Mel Sauder
Title: President and CEO
Est: 1998 |

“We plan to bring the painting industry into the 21st century like cell phones did for communications and digital cameras did for picture taking.  We plan to improve the painting experience like Starbucks did for coffee.” – Mel Sauder, President and CEO of Microblend

There’s more to Microblend than just a bucket of paint. A lot more as a matter of fact. Although founder Danny McClain died after a protracted illness, his legacy lives on through his revolutionary way of making paint.

The company makes, installs, supplies and supports the Automated Paint Machine (APM), which uses six liquid components to get customers exactly the color and type of paint they need. The APM saves retailers from purchasing hundreds of different cans, because they only need to use the six liquid components that are delivered directly to the point of sale or production.

“This was the ‘Holy Grail’ of the paint industry to be able to create all these paints at the point of sale or production instead of in factories 1,000 miles away,” says David Philbrook, vice president of training and development at Microblend. “We can now create the full line of architectural paints in virtually any color in the spectrum, match any competitor color and offer our own color palette.”

The process is also greener than traditional paint production because it uses fewer raw materials, less energy during production, comes in reusable pails and more. The company’s efforts at sustainability were recognized during the annual Governor’s Celebration of Innovation when it was named one of the Green Innovators of the Year.

But the road to success hasn’t been an easy one and Microblend has surpassed numerous challenges to get to where it is today.

“Our single greatest challenge has been gaining market acceptance,” says Mel Sauder, CEO of Microblend. “We are a small company and we intend to change the paint industry the way digital photography changed the photo industry landscape and cell phones altered the communication industry.”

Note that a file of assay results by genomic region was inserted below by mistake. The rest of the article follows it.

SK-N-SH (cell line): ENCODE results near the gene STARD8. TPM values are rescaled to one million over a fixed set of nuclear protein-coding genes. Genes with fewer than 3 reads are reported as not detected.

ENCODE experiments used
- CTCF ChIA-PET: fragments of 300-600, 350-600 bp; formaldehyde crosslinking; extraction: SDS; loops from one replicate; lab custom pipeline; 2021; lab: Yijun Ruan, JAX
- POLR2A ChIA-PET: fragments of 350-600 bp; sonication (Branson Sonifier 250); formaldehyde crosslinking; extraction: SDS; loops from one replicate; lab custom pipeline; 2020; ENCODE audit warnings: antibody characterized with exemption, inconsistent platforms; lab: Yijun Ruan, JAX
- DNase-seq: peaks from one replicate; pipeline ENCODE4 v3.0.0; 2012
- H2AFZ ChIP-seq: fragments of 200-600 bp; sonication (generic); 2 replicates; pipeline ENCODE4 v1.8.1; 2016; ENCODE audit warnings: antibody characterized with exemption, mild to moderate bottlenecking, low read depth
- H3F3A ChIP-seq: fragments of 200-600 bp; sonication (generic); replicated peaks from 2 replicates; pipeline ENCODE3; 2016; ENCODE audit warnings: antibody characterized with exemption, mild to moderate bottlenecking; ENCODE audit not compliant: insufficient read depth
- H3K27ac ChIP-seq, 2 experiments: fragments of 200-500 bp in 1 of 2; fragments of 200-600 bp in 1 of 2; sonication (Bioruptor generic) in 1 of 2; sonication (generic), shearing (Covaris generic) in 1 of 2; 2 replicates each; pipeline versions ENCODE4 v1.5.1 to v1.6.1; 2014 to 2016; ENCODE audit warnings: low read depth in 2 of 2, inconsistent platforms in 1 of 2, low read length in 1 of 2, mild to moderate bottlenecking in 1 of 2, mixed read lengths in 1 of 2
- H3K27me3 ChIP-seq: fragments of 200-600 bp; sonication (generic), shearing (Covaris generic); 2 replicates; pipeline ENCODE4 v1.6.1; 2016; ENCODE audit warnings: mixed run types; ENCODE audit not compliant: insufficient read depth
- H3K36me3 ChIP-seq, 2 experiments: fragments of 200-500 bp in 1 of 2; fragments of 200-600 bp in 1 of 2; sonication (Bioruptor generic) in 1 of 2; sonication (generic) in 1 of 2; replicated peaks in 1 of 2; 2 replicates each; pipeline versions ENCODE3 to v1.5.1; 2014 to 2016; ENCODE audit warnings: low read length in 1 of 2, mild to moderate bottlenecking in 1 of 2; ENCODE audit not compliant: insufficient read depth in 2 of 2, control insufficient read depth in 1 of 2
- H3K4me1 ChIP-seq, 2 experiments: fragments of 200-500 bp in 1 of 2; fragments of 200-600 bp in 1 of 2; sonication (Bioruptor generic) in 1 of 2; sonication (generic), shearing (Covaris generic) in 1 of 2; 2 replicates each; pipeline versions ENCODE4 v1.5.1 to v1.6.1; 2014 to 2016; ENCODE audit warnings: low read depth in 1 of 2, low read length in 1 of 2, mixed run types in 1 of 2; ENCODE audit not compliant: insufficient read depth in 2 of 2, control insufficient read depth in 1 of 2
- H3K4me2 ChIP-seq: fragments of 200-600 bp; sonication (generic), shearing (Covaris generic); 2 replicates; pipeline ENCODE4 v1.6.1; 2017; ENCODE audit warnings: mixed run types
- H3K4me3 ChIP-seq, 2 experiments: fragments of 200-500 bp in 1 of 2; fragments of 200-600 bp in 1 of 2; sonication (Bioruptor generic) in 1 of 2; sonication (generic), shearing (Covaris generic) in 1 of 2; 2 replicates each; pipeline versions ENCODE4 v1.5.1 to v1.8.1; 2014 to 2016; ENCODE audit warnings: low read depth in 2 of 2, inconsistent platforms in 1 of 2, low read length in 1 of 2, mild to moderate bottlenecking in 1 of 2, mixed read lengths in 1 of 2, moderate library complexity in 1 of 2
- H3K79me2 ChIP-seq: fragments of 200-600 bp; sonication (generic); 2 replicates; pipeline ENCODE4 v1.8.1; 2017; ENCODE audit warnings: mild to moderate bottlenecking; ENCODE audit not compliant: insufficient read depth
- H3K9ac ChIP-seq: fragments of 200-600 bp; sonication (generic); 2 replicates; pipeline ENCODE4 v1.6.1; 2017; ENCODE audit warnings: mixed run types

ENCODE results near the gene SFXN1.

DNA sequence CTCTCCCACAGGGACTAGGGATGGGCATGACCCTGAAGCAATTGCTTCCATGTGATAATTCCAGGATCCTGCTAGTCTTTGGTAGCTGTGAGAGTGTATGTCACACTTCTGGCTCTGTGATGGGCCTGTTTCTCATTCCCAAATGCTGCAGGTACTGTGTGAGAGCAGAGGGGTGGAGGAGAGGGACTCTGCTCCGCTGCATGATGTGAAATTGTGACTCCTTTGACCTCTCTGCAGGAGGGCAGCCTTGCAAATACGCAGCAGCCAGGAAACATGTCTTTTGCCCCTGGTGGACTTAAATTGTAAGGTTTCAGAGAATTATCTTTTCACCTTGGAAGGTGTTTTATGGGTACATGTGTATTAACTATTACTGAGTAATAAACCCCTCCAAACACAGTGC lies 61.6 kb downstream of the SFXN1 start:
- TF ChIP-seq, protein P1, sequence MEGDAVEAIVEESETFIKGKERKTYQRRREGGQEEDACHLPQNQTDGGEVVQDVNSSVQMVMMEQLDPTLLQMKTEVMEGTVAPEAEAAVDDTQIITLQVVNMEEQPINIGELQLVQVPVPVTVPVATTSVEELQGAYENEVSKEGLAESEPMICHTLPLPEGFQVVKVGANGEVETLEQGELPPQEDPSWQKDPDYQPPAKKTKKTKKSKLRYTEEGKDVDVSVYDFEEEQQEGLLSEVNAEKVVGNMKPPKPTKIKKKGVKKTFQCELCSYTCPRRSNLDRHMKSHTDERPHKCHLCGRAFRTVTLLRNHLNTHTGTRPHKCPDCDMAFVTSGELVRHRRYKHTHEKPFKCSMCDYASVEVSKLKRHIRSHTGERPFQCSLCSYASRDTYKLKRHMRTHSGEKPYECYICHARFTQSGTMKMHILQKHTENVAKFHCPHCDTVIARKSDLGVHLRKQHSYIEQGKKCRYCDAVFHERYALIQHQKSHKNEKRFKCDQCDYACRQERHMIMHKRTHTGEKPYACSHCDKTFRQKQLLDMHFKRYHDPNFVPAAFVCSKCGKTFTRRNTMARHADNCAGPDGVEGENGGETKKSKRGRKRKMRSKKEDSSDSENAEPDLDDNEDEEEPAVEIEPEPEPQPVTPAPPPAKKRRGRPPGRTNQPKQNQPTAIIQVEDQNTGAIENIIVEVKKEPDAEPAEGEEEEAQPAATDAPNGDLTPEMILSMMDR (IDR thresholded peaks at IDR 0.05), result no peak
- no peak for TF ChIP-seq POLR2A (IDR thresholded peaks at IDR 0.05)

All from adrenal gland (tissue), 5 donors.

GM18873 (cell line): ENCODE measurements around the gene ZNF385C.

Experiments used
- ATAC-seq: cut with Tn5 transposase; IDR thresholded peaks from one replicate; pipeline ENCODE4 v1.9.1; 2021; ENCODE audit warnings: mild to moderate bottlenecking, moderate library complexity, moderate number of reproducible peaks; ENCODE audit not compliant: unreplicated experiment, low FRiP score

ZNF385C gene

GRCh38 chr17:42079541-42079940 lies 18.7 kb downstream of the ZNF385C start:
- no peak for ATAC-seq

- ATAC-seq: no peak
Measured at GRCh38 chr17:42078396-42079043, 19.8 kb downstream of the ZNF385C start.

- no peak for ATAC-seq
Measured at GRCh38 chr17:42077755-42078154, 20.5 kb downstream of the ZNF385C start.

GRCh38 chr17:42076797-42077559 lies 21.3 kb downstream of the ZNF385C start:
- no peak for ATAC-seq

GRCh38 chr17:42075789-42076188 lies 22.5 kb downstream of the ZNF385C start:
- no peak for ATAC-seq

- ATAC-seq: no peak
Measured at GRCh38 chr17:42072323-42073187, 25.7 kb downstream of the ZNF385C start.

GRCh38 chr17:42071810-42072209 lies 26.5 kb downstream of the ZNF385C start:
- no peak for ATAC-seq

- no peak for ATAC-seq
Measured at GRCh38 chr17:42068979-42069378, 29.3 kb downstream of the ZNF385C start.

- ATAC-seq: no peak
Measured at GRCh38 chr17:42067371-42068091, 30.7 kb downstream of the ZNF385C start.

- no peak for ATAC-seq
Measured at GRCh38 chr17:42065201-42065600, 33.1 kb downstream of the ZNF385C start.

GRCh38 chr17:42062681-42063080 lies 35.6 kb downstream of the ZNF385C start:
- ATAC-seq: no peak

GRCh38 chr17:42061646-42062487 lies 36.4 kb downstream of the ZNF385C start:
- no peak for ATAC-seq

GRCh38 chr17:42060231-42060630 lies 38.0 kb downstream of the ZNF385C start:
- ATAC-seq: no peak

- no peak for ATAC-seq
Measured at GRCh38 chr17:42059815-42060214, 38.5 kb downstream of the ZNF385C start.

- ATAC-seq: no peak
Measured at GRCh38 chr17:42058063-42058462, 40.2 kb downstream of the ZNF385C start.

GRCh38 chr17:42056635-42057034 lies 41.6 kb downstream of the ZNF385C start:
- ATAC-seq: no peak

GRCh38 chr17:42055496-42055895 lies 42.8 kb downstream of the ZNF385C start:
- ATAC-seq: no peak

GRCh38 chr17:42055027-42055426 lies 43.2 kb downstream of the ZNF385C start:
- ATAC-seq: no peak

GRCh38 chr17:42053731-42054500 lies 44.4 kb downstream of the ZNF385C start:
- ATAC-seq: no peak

Microblend’s revolutionary way of making paint proved a hurdle and a blessing on the company’s path to success. Since the industry hadn’t seen a “major change since the introduction of water-based paint (latex) decades ago” Microblend’s revolutionary, and in Sauder’s own words, “disruptive innovation” wasn’t immediately welcomed by industry peers.

However, it’s this rogue mentality that set Microblend apart and has been integral in pushing the company to success. The Gilbert-based company’s products are currently featured in a few Costco, Home Depot and Sears locations, along with independent paint dealers. Still warming up to residential users, Microblend already is a hit with paint contractors who use it to work on major projects.

“The system is so efficient and so small it offers tons of advantages to non-traditional retailers,” Philbrook says. “We feel this is the future of paint. We are comfortable and confident that retailers will take the green advantage.”

Despite the economic climate, Microblend’s system is catching on judging by the 60 percent to 70 percent revenue increase Sauder is anticipating for 2009. Sales in mass market locations increased significantly over the previous year, and Sauder hopes that with more distribution in the future, sales will continue to grow.

“Don’t underestimate the effort, sacrifice and time it will take to achieve success,” he says. “And I believe most importantly, long-term success is dependent on an everyday trust/integrity, commitment to customers, vendors and staff alike.”

Arizona Business Magazine

February 2010